With the adoption of the Consumer Review Fairness Act of 2016 (CRFA) which became federal law in August of 2016, consumers are now permitted to file complaints in the form of online reviews about companies via social media. Under the new law, no longer shall clauses in contracts exist between a consumer and a merchant wherein a business is able to restrict or eliminate the right of a consumer to leave reviews. Gone is the ability of a business to impose penalties for leaving negative reviews by a consumer. Lastly, under the CRFA, a business has no intellectual or property right in the review or feedback content from the consumer to the business.
In passing the CRFA, Congress realized that the marketplace is dominated by social media and that consumer opinions and thoughts about businesses or products are crucial to another consumer's decision as to whether to buy those same goods, services or products. The reason behind the rule stemmed from the research done by Congress that showed that an honest and forthright social media marketplace was, in the end, better for both consumers and businesses. The federal law emanated from a case where a toy company demanded a customer to remove a negative online review. The customer refused to do so and the company, in response, demanded a $3,500.00 penalty from the consumer that was allowed under its terms of service to the consumer.
There is no doubt that there is a large social benefit to be obtained for consumers who are now able to articulate their opinions as to their experience with a product, good or service. We know that, in most cases, such input can be of critical importance to another consumer in determining whether to avail him or herself of that very same product. It is these reviews, both negative and positive, that force millions of dollars in different directions depending on whether the review is either positive or negative. Consumers have now achieved a certain status in the marketplace and more of a leveling of the playing field has occurred. Finally, consumers can take a deep breath knowing that their opinions will not automatically result in a monetary penalty or legal action once the negative review is posted.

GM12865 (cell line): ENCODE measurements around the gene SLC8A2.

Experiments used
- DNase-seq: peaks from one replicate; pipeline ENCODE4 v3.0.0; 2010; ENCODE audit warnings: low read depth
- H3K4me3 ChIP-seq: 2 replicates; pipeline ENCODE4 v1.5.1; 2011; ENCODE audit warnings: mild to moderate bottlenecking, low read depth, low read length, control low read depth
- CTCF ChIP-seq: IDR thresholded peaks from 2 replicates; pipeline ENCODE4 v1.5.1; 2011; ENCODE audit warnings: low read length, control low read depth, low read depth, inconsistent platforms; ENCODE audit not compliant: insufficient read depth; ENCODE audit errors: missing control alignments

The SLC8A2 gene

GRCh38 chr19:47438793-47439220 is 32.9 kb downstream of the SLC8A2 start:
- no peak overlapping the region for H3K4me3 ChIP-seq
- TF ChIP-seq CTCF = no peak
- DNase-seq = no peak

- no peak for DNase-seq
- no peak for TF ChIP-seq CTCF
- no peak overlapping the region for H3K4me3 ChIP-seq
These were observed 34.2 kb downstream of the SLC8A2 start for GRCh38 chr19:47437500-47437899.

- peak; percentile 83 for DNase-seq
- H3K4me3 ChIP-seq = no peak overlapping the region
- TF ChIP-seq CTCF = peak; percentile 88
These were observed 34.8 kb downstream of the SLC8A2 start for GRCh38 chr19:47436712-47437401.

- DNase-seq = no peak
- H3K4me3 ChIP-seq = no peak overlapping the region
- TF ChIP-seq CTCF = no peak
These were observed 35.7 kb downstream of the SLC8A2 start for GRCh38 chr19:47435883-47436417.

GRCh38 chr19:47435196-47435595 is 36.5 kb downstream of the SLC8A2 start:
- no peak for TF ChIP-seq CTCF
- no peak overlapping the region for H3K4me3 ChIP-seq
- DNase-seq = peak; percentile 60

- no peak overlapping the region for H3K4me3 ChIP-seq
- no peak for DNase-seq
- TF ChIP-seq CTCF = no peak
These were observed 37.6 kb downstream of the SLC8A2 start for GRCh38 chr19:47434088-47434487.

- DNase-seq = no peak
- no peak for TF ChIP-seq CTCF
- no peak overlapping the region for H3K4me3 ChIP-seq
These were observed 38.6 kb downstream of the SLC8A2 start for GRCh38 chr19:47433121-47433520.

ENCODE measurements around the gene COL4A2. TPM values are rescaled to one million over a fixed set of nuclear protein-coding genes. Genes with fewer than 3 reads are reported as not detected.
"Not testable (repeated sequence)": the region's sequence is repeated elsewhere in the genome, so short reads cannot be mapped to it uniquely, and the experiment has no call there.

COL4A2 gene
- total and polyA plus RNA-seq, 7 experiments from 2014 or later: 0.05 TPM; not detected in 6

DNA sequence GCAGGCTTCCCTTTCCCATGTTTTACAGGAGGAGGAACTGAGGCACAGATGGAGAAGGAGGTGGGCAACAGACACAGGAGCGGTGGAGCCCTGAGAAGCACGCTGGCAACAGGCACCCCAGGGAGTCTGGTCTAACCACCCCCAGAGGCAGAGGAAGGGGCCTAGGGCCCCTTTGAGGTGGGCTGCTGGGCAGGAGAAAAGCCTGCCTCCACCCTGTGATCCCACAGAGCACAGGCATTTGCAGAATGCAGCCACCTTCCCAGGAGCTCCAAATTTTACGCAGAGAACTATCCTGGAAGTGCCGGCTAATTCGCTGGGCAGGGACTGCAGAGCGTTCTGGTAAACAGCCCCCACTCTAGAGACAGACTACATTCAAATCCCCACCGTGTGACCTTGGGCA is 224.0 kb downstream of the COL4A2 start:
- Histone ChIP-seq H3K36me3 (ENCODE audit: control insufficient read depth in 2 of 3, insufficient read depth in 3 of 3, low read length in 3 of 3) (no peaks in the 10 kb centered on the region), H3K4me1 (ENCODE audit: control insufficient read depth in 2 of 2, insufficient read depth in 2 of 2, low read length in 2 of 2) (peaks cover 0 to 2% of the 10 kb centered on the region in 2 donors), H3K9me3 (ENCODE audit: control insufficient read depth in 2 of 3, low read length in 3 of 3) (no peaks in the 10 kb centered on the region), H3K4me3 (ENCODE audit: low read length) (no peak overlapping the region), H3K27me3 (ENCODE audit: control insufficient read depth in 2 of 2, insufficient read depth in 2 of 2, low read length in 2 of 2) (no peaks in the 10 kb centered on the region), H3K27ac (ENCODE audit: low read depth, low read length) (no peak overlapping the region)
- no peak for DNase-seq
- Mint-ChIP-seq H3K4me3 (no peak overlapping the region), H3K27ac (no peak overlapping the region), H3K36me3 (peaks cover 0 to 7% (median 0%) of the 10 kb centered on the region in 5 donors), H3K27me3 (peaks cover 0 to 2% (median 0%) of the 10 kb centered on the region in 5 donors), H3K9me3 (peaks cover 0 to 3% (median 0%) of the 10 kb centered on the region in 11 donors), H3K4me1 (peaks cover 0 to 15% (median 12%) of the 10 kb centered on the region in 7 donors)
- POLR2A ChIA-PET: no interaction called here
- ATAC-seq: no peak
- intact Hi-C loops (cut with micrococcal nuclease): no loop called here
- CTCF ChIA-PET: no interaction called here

The scales may have tipped too far in the other direction, however. There is has been an onslaught of negative reviews by consumers who now feel that the law allows them to say just about anything over social media as it pertains to a business' product, service or goods. A consumer's right to air his or her grievances with a few keyboard strokes has created a certain imbalance that some see as inequitable. Businesses of all kinds, large and small and local and national are finding it more and more difficult to fight back against the ravage of all these negative reviews.
Not only are many of these reviews negative but, in many instances, many of them qualify as constituting commercial disparagement under most state's laws. So what can your business do if you are faced with not only unfavorable reviews but reviews that are just downright false, malicious and designed for a purpose other than to educate other consumers? Here are some talking points for you to consider: